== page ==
During the Ebola epidemic in West Africa last year, a £3.2m ($4.9m) Wellcome Trust grant was used to conduct fast-tracked studies of investigational treatments in what were the first ever clinical trials done during a disease outbreak.
Trudie Lang, Professor of Global Research at Oxford University, was part of the team which designed and carried out the trials, and told delegates at PCT Hamburg Wednesday that among the many problems encountered – leadership challenges, African regulators being overwhelmed, ethical issues, and operational constraints - “the clinical response itself came too late.”
The outbreak itself officially began in February 2014 and lasted a year, but funding only began in September 2014 and was held up further through contract negotiations and bureaucracy.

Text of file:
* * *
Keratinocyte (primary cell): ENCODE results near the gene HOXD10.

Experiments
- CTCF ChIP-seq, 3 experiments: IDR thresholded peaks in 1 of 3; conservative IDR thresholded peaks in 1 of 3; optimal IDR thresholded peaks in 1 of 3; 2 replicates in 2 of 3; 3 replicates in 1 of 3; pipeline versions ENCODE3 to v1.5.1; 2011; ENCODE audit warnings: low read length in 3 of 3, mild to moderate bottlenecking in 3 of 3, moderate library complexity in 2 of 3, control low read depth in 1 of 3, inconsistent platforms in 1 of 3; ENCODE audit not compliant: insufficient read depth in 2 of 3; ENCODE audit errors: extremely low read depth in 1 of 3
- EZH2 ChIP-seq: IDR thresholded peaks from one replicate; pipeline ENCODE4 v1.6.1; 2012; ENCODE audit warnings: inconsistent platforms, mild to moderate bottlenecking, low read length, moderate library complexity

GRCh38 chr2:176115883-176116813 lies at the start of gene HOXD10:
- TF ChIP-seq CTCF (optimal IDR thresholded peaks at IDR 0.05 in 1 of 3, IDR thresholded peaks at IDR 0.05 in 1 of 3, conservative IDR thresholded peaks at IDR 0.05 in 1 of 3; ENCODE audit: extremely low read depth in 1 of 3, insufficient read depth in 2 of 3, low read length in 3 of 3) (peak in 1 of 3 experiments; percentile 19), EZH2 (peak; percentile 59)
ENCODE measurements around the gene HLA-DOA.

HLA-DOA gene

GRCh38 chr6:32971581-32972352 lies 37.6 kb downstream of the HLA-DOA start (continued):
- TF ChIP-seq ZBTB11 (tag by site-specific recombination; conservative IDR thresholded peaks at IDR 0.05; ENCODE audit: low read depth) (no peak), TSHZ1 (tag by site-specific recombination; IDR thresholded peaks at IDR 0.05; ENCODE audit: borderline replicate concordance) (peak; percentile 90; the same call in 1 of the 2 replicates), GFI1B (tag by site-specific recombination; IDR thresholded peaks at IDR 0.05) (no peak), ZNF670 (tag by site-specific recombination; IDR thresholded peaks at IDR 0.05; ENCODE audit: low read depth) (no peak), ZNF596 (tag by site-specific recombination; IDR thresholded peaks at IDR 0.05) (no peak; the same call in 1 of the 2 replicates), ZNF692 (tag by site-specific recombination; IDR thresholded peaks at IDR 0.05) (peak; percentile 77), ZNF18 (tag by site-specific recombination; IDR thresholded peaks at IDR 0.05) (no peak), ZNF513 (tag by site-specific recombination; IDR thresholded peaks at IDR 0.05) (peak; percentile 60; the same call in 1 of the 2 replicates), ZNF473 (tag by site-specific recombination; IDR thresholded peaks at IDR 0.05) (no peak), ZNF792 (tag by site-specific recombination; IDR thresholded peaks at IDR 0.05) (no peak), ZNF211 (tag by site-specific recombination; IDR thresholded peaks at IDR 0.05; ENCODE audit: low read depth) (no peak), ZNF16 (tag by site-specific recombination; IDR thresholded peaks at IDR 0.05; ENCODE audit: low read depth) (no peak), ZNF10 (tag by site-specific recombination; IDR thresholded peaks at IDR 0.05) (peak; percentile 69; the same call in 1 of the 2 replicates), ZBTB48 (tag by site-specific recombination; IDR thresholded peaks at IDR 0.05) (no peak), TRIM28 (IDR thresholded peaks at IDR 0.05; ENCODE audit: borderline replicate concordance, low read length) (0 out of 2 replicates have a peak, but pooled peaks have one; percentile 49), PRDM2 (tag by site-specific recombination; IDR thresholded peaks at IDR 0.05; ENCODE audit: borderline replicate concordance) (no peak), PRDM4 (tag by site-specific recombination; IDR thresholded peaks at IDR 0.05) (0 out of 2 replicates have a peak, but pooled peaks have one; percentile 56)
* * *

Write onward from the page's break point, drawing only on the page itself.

For example, some contracts sat with lawyers for six weeks while IT terms were being approved and while this is fairly normal in regular clinical trials, such actions meant the first patient was not studied until January 2, just weeks before the outbreak was declared over.
“This was an impossible challenge as the epidemic was ending,” Lang said. “We need to plan properly next time for infectious disease outbreaks, because there will be a next time.”
Charitable efforts began almost immediately, she continued, and as such “clinical trials need to be part of the medical humanitarian response, not an add-on.”
Having a plan ahead of a future outbreak would also help make such trials more efficient, especially given the unknown timescales, but she said it is very difficult to get funding when there is no present risk of epidemic.
However, such mind-set is slowly changing and there are some pre-planning efforts occurring.
The WHO is currently writing an R&D blueprint for potential future outbreaks, giving guidelines on areas such as capturing data and manufacturing, and Lang herself is working on a project to tackle respiratory epidemics ahead of any emergencies.